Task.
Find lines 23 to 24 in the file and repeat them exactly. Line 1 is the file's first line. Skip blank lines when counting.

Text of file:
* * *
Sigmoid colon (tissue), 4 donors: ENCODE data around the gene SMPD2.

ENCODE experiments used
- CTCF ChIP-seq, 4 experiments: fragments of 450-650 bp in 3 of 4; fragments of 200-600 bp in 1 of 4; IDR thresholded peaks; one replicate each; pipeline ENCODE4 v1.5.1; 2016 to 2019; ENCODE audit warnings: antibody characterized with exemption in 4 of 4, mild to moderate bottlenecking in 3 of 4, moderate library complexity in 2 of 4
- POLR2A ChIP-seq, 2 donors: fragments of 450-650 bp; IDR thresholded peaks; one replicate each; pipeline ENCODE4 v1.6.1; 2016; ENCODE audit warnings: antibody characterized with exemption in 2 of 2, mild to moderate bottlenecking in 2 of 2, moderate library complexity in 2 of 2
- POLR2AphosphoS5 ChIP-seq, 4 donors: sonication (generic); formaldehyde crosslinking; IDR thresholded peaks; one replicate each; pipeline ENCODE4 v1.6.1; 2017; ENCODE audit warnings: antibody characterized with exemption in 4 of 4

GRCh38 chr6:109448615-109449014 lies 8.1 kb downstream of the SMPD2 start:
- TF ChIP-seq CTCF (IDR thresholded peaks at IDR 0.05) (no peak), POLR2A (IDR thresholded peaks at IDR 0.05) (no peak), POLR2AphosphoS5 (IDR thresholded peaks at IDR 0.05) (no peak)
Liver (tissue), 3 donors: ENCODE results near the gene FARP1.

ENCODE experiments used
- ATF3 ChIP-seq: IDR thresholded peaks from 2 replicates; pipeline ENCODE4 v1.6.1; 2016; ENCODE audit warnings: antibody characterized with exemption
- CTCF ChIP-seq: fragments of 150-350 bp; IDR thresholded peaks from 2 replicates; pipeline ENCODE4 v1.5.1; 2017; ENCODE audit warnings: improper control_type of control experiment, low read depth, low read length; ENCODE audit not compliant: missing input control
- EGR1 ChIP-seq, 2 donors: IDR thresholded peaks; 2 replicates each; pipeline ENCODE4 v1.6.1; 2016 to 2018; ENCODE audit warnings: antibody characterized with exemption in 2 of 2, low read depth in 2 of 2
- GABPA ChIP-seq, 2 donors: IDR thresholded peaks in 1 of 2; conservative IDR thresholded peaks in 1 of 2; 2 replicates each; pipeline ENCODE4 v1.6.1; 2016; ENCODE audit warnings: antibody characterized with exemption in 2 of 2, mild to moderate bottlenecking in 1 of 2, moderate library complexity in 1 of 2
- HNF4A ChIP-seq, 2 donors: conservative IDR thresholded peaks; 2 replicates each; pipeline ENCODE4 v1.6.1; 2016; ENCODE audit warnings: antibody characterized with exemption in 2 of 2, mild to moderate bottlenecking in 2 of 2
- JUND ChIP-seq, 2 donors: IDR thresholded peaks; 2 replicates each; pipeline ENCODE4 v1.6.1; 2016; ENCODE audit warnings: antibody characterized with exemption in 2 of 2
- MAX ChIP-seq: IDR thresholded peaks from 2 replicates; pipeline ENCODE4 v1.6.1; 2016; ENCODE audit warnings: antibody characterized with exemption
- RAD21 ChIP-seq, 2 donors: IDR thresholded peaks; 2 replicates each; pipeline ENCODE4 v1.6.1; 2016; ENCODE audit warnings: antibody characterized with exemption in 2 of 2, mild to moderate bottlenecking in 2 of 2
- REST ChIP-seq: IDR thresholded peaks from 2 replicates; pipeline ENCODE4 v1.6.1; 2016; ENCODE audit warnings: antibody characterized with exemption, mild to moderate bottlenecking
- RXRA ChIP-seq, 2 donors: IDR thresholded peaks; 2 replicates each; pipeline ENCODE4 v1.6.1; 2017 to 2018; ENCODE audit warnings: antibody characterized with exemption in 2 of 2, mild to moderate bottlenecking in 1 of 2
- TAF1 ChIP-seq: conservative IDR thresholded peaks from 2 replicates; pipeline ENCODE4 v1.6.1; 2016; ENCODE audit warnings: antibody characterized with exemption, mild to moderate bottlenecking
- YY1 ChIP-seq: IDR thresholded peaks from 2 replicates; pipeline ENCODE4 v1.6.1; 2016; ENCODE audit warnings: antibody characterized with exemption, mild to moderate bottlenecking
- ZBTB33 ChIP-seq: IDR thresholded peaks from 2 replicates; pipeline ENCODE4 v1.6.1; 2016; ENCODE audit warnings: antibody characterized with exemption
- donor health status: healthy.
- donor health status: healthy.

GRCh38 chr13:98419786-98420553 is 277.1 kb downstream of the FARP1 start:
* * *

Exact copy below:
- donor health status: healthy.
- donor health status: healthy.